The video below is interpreted as showing a dog playing the role of peace maker by stopping things between two other dogs before it gets out of hand.
While the “Good Samaritan” dog here does indeed interrupt the two other dogs, is that its intent? Because if such an interpretation were correct then we would expect to observe “splitting” behavior occurring uniformly across the spectrum of canine temperament types rather than being typified by a particular kind of dog. The “splitters” I’ve known are always dogs that are more easily knocked off balance and tend to keep out of the rough and tumble in play in general. They are typically quite playful, but they are more sensitive or defensive than others and often tend to stay near of orbit the handler. Note how this dog came from nearby the person with the camera and hasn’t to that point seen interacting with the other dogs. While this is but a brief snippet of video nevertheless I’m not drawing my conclusions based on You Tube videos. If I were selecting from a group of dogs asa personal or service dog, I would disqualify such a dog. Not that I don’t like these types, but they’re not a clear enough channel for demanding work.
What’s going on within this particular dog is that it is holding back, and when other dogs begin to manifest intense displays of energy, this dog’s DIS is triggered and it now has the chance to express INDIRECTLY what it holds back from expressing DIRECTLY. So intense displays of energy particularly unbalance such dogs but simultaneously trigger stuck energy. And since every interaction is a transaction of momentum, the bottom line is that the splitter wants to get a piece of the action and so we see how it immediately tries to play with one of the “troublemakers” once they’ve disengaged from the other. It begins to respond DIRECTLY because it now feels liberated from its attachment to the handler.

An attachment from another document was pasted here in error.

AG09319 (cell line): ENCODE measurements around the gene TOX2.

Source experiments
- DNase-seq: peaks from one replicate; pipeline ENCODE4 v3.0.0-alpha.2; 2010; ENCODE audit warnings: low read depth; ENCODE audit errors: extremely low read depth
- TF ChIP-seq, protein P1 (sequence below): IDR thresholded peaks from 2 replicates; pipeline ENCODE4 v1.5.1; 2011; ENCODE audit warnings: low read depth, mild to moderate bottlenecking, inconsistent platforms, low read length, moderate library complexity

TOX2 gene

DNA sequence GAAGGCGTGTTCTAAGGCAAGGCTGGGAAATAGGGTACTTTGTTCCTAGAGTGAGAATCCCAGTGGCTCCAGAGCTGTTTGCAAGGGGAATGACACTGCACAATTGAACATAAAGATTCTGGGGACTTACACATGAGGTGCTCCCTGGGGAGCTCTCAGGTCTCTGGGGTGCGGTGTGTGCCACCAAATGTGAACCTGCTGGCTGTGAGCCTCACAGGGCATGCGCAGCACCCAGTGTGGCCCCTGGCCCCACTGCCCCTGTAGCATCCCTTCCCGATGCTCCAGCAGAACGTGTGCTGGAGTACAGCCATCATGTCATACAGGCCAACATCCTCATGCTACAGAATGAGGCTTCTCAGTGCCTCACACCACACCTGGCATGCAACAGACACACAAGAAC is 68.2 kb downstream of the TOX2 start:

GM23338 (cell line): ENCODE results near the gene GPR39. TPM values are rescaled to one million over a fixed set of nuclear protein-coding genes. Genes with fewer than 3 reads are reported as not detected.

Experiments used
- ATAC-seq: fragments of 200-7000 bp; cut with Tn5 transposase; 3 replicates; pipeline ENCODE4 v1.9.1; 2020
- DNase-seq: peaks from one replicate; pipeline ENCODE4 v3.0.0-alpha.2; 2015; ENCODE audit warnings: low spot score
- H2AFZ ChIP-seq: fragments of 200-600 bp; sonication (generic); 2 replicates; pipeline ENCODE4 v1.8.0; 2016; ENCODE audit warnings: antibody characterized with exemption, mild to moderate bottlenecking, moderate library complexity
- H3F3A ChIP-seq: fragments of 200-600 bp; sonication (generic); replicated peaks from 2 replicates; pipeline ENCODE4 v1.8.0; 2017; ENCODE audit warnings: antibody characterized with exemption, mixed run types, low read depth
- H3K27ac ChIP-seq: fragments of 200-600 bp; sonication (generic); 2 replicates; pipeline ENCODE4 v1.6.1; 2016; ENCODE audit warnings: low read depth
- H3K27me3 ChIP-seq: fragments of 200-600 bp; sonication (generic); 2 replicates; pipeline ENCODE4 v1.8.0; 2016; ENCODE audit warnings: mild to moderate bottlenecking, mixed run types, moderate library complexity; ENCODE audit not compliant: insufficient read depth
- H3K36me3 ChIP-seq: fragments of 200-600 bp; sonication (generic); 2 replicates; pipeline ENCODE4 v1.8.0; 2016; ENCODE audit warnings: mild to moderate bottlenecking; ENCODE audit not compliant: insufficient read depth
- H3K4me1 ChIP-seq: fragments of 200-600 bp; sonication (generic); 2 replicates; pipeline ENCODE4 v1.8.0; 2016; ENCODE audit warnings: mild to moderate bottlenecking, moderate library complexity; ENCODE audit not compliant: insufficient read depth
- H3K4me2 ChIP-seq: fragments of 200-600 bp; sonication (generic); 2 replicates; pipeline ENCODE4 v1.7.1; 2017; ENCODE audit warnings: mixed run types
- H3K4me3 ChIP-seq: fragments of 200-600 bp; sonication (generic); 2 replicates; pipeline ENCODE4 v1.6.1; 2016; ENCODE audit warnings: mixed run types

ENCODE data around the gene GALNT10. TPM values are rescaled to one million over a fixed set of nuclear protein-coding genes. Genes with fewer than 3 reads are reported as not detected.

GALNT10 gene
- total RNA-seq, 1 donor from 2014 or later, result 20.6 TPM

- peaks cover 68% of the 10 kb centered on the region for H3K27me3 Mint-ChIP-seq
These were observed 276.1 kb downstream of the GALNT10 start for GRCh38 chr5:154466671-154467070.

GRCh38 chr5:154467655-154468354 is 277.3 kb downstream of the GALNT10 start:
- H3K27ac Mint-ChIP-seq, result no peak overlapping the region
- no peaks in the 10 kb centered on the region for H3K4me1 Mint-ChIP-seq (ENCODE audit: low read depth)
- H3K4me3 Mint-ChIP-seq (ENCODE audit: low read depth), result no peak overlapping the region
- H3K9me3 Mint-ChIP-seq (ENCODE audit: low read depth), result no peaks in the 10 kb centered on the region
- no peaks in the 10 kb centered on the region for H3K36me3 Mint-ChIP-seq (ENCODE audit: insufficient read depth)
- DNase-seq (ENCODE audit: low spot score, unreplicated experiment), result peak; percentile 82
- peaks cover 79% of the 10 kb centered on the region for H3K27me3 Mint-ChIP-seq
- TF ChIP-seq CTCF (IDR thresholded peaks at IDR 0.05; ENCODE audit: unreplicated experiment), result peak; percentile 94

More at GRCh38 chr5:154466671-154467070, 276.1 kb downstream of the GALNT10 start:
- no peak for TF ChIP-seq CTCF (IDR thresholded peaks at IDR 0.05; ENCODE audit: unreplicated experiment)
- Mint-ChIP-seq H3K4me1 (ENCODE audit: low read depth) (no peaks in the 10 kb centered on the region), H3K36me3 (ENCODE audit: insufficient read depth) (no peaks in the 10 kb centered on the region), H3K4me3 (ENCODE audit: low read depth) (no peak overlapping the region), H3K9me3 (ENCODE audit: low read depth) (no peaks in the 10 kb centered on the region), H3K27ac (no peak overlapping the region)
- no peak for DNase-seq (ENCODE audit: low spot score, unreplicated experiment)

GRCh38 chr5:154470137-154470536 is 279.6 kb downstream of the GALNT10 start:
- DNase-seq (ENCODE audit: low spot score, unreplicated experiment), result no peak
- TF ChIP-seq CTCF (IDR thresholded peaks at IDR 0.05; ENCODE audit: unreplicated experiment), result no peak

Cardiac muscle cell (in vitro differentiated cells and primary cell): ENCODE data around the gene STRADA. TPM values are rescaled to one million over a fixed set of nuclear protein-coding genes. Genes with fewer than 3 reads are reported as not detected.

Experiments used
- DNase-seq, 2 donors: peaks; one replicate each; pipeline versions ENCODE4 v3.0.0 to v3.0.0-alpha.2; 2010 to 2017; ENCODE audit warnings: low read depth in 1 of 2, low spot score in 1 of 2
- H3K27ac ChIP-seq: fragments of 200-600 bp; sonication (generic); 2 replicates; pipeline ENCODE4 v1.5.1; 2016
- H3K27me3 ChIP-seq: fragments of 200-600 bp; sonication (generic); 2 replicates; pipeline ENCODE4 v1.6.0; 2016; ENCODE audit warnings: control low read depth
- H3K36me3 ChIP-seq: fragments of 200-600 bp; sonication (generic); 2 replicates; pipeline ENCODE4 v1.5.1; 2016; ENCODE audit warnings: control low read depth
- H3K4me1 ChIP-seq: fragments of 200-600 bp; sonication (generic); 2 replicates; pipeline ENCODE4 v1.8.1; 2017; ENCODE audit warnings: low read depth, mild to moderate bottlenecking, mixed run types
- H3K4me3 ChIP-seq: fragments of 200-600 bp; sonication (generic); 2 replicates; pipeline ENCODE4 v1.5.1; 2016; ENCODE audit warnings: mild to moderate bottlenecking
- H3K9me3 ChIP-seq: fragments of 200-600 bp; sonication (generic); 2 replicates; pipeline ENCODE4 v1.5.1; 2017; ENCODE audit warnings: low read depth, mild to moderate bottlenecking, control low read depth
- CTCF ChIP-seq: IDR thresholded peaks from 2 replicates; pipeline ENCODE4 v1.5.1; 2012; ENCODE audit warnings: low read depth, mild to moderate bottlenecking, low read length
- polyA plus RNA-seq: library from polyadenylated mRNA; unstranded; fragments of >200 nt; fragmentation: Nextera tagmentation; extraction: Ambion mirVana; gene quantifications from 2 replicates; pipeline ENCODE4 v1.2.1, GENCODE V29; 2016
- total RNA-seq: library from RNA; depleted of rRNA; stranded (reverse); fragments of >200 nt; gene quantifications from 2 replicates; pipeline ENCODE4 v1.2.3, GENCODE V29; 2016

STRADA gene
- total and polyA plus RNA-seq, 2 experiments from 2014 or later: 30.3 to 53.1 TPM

The reason I’m such a stickler on these matters at the risk of seeming the Grinch who stole Christmas, is that to accord the role of peacemaker to the “splitter” means we will miss the group flow system that is really the architect of collectivized behavior. When two dogs fight, they are not transferring emotion coherently, instinct and pain memories are getting in the way. And that in any group there is the low threshold yet high capacity individual that would jump into that friction (if a high prey threshold dog got involved the potential for real violence could erupt) so that flow emerges, speaks to the nature of emotion itself, the intelligence that is embodied in the very principles by which nature is organized. And to miss that point is a real shame to my eyes.
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Books about Natural Dog Training by Kevin BehanIn Your Dog Is Your Mirror, dog trainer Kevin Behan proposes a radical new model for understanding canine behavior: a dog’s behavior and emotion, indeed its very cognition, are driven by our emotion. The dog doesn’t respond to what the owner thinks, says, or does; it responds to what the owner feels. And in this way, dogs can actually put people back in touch with their own emotions. Behan demonstrates that dogs and humans are connected more profoundly than has ever been imagined — by heart — and that this approach to dog cognition can help us understand many of dogs’ most inscrutable behaviors. This groundbreaking, provocative book opens the door to a whole new understanding between species, and perhaps a whole new understanding of ourselves.
|Natural Dog Training is about how dogs see the world and what this means in regards to training. The first part of this book presents a new theory for the social behavior of canines, featuring the drive to hunt, not the pack instincts, as seminal to canine behavior. The second part reinterprets how dogs actually learn. The third section presents exercises and handling techniques to put this theory into practice with a puppy. The final section sets forth a training program with a special emphasis on coming when called.